Brexit: what about, now?


Brexit because certainly, in addition to the global problem related to the coronavirus emergency, this is a problem not secondary to the United Kingdom (but ultimately also to the European Union).
A Brexit that costs, according to an analysis by Bloomberg Economics, at least £ 200 billion.
The study claims that the UK has lost 3% of its GDP in recent years due to Brexit.
Things could also get worse in 2021 as in the year in which the United Kingdom will be definitively out of the EU because there could be production and commercial repercussions in the farewell to the European economic system.
Obviously, this regardless of how all the uncertainties (and these worldwide) related to the solutions that will be adopted to combat the COVID-19 emergency will be resolved.

An uphill path, also because David Frost, British chief negotiator on post-Brexit, is in isolation with the symptoms of the coronavirus. As well as Barner and Johnson.
These last years of uncertainties, according to Dan Hanson, author of the study, would have generated much lower investments than those estimated if the UK was still part of the EU.

Some entrepreneurs have abandoned the games and certainly the estimate of the Anglo-Saxon news agency is not accommodating: the lowering of British growth risks reaching the 525 billion GDP produced by the UK compared to the 541 calculated if it had remained in the euro area.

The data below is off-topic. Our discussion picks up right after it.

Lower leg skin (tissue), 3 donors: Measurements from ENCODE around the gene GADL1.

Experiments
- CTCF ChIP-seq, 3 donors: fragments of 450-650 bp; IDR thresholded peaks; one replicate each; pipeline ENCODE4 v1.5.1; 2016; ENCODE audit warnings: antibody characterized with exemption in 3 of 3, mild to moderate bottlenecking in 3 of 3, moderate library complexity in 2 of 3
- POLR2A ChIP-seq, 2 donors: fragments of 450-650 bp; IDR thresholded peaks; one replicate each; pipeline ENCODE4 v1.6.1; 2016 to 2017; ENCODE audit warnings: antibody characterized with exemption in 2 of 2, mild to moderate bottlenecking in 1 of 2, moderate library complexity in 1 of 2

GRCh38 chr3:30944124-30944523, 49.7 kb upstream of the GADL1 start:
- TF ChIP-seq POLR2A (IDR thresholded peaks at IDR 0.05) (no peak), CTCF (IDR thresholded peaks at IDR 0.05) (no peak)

In the event, however, in which the negotiations with Europe should lead to a favorable agreement, the United Kingdom could still grow more than France and Germany.
The viral emergency has interrupted the delicate negotiations between the UK and the European Union regarding the future relations between the two blocs, therefore uncertainty is added to other uncertainty.
Boris Johnson’s statements about the pandemic saw him on firm positions: to abandon the negotiations as early as June if London did not find progress in the negotiations. At that point a “no deal” would be triggered. Today as today we do not know if these positions will be maintained in any way, in the world emergency situation in which we are all projected not to make plans because we have no certainty of when everything will return to normal. Of course, this is a problem that will reappear urgently as soon as each of us is starting to celebrate a return to everyday life.
For the moment we know that the European Commission has published the draft legal text of the agreement for future relations with the United Kingdom. Brexit is regulated by a four hundred page document that tries to define the rules that go from trade to air transport, to geographical indications and to copyright.


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